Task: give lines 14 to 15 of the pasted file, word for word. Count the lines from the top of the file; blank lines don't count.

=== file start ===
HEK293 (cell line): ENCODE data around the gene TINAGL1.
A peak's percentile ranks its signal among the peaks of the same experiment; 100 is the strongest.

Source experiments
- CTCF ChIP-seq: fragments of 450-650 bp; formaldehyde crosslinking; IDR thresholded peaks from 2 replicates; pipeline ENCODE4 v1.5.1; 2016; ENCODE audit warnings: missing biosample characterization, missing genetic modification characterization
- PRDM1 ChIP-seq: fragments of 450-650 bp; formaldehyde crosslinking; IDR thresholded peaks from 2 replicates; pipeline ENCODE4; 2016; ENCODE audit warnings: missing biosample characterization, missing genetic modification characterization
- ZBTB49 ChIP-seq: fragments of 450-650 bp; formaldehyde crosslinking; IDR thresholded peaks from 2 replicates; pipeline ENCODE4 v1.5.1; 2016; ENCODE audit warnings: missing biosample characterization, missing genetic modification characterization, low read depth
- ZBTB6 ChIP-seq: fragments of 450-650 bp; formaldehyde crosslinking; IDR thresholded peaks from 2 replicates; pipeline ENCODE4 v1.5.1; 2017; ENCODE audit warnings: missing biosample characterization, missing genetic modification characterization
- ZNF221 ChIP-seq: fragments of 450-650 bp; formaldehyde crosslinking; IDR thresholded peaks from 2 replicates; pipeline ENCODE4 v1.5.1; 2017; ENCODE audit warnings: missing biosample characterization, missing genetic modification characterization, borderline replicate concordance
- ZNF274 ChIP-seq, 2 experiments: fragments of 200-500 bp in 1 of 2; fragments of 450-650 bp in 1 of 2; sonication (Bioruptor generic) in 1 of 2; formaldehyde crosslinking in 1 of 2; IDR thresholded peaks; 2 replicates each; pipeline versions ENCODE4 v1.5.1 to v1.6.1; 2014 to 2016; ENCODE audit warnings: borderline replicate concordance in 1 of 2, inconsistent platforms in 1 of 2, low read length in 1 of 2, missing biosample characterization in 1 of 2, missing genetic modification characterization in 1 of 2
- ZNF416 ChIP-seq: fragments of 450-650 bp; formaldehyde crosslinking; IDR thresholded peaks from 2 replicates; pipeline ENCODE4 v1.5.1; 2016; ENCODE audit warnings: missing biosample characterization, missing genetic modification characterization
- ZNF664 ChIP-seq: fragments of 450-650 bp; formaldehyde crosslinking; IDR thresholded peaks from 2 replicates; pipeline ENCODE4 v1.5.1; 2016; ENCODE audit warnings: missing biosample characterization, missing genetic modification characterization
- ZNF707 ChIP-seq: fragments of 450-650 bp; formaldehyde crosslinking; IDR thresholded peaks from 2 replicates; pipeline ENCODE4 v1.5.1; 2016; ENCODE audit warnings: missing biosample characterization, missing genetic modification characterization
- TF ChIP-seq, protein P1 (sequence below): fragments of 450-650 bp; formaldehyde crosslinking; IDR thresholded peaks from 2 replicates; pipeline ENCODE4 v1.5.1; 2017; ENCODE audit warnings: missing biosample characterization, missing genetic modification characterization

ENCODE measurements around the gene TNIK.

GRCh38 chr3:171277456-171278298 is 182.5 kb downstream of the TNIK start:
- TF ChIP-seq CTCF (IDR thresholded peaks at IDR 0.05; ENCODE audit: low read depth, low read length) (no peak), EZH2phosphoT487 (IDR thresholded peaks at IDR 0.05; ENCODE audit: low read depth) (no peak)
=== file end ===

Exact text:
ENCODE measurements around the gene TNIK.

GRCh38 chr3:171277456-171278298 is 182.5 kb downstream of the TNIK start: